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Prepper Gardens Fuyu Persimmon Trees for Wildlife



 
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  • fuyu persimmon tree

    Fuyu Persimmon

    Ripens: November
    Chill Hours: 200
    USDA Zones: 8 - 10
    Pollinator: Self-Fertile
    Height: 20 - 30 feet tall
    Grafted Non-Astringent Persimmon

  • tanenashi persimmon tree

    Tanenashi Persimmon

    Ripens: October
    Chill Hours: 200
    USDA Zones: 8 - 10
    Pollinator: Self-Fertile
    Height: 20 - 30 feet tall
    Grafted Seedless Astringent Persimmon


(Click Here for Growing Map)

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2-3ft tall [Add $22.95]
3-4ft tall [Add $29.95]
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Description
 
● Preppers in USDA zones 7 through 10 can grow and enjoy the fuyu persimmon tree. Persimmons like to be planted in full sun but can tolerate part shade. The soil composition can vary as the Japanese persimmon trees are extremely adaptable, preferring somewhat wet soils but also being very tolerant of sandy soils and drought. In the springtime you will see beautiful yellow flowers that will attract hummingbirds, and the fruit will begin to set and ripen in October, becoming orange and about the size of a fist. The fruit can hold on to the tree for a couple months after ripening, and once fallen to the ground will be consumed quickly by deer. As the fruit is non-astringent, it can be eaten right off the tree with a very slight tart taste; or you can wait until it’s soft, when it will have a very rich, sweet taste. Fuyu persimmons have very few pest or disease problems, making them maintenance-free fruit trees. At maturity the persimmon tree can grow up to 40 feet tall and have an equal spread. The tree has to be about five years old before it will produce fruit, but Prepper Gardens sells fruiting-age trees, so you don’t have to wait.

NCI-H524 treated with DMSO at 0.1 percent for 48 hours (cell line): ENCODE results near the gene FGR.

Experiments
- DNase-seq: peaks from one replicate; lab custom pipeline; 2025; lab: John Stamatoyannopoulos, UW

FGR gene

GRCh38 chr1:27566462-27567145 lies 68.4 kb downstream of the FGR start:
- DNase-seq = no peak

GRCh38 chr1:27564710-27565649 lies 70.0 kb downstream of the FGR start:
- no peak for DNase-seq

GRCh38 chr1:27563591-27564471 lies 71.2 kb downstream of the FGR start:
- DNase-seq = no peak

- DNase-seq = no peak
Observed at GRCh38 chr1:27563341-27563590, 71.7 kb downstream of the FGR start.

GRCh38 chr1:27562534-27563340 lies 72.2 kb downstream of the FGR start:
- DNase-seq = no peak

Persimmons are self-fertile trees and you do not need a second one in order to produce fruit. When you receive your fuyu persimmon tree, you will notice the root is black: this is a common characteristic of this plant. Persimmon trees are unique in that they leaf out with warming periods not chilling hours, so it is very common that a persimmon tree does not leaf out the first season of planting at the same time as the native plants around you; sometimes it doesn't leaf out until middle-to-late summer. On the rare occasion that the persimmon does not leaf out the first year, you can scratch the bark of the tree to reveal the cambium of the trunk and see that it is green–again, this is common. To minimize this, pot up your bare-root Japanese fuyu persimmon tree when you receive it and keep it in a warm, sunny spot until you see bud-swelling; at this point you should then transplant the tree to its new home. You will want to keep it watered frequently until established. The fruit can last for a couple of weeks at room temperature, and can be eaten fresh, used for jelly or jams, in salads, or in a wide variety of recipes, but cannot be stored for as long as other fruits. Usually, however, they are planted more as food for deer.

● Fuyu persimmons are great to grow because of their low-maintenance nature. Plus, you can use a Japanese persimmon tree in your food plots to attract deer to your property for hunting.
Does This Plant Grow Where My Survival Gardens is Located?

Fuyu Persimmon tree USDA Growing Zones

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